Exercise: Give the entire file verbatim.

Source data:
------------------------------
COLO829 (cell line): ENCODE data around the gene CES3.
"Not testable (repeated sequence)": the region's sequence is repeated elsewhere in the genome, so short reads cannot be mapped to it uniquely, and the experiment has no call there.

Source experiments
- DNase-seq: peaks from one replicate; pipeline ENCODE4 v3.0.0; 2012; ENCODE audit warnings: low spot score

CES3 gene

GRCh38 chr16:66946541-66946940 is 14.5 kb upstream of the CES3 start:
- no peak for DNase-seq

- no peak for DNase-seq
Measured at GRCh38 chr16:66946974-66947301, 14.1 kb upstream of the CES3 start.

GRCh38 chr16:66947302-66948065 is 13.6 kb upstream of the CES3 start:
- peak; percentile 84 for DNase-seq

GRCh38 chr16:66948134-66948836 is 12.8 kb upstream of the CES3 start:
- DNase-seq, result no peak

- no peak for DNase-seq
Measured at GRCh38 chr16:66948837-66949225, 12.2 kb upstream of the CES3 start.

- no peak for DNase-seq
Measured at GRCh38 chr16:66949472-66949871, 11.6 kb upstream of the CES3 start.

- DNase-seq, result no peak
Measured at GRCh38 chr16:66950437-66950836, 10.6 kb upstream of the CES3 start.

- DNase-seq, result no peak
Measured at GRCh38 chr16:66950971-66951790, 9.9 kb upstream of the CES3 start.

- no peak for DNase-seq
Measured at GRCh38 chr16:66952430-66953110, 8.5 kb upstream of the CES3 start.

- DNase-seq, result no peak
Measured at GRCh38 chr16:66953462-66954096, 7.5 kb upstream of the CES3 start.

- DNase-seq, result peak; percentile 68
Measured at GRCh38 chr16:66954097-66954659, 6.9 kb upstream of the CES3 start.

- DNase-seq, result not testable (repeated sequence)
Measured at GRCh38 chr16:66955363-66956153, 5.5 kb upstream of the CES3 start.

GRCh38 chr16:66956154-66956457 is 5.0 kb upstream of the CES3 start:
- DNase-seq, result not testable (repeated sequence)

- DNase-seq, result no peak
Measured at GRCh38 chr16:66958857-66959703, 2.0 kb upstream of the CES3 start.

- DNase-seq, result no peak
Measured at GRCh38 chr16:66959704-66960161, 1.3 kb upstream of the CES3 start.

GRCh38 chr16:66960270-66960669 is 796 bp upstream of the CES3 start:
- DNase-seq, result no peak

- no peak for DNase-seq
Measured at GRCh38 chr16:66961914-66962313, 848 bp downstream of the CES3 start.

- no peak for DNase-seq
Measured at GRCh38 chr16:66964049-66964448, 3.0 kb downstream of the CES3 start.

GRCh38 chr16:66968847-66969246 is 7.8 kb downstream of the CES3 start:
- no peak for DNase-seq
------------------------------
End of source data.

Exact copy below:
COLO829 (cell line): ENCODE data around the gene CES3.
"Not testable (repeated sequence)": the region's sequence is repeated elsewhere in the genome, so short reads cannot be mapped to it uniquely, and the experiment has no call there.

Source experiments
- DNase-seq: peaks from one replicate; pipeline ENCODE4 v3.0.0; 2012; ENCODE audit warnings: low spot score

CES3 gene

GRCh38 chr16:66946541-66946940 is 14.5 kb upstream of the CES3 start:
- no peak for DNase-seq

- no peak for DNase-seq
Measured at GRCh38 chr16:66946974-66947301, 14.1 kb upstream of the CES3 start.

GRCh38 chr16:66947302-66948065 is 13.6 kb upstream of the CES3 start:
- peak; percentile 84 for DNase-seq

GRCh38 chr16:66948134-66948836 is 12.8 kb upstream of the CES3 start:
- DNase-seq, result no peak

- no peak for DNase-seq
Measured at GRCh38 chr16:66948837-66949225, 12.2 kb upstream of the CES3 start.

- no peak for DNase-seq
Measured at GRCh38 chr16:66949472-66949871, 11.6 kb upstream of the CES3 start.

- DNase-seq, result no peak
Measured at GRCh38 chr16:66950437-66950836, 10.6 kb upstream of the CES3 start.

- DNase-seq, result no peak
Measured at GRCh38 chr16:66950971-66951790, 9.9 kb upstream of the CES3 start.

- no peak for DNase-seq
Measured at GRCh38 chr16:66952430-66953110, 8.5 kb upstream of the CES3 start.

- DNase-seq, result no peak
Measured at GRCh38 chr16:66953462-66954096, 7.5 kb upstream of the CES3 start.

- DNase-seq, result peak; percentile 68
Measured at GRCh38 chr16:66954097-66954659, 6.9 kb upstream of the CES3 start.

- DNase-seq, result not testable (repeated sequence)
Measured at GRCh38 chr16:66955363-66956153, 5.5 kb upstream of the CES3 start.

GRCh38 chr16:66956154-66956457 is 5.0 kb upstream of the CES3 start:
- DNase-seq, result not testable (repeated sequence)

- DNase-seq, result no peak
Measured at GRCh38 chr16:66958857-66959703, 2.0 kb upstream of the CES3 start.

- DNase-seq, result no peak
Measured at GRCh38 chr16:66959704-66960161, 1.3 kb upstream of the CES3 start.

GRCh38 chr16:66960270-66960669 is 796 bp upstream of the CES3 start:
- DNase-seq, result no peak

- no peak for DNase-seq
Measured at GRCh38 chr16:66961914-66962313, 848 bp downstream of the CES3 start.

- no peak for DNase-seq
Measured at GRCh38 chr16:66964049-66964448, 3.0 kb downstream of the CES3 start.

GRCh38 chr16:66968847-66969246 is 7.8 kb downstream of the CES3 start:
- no peak for DNase-seq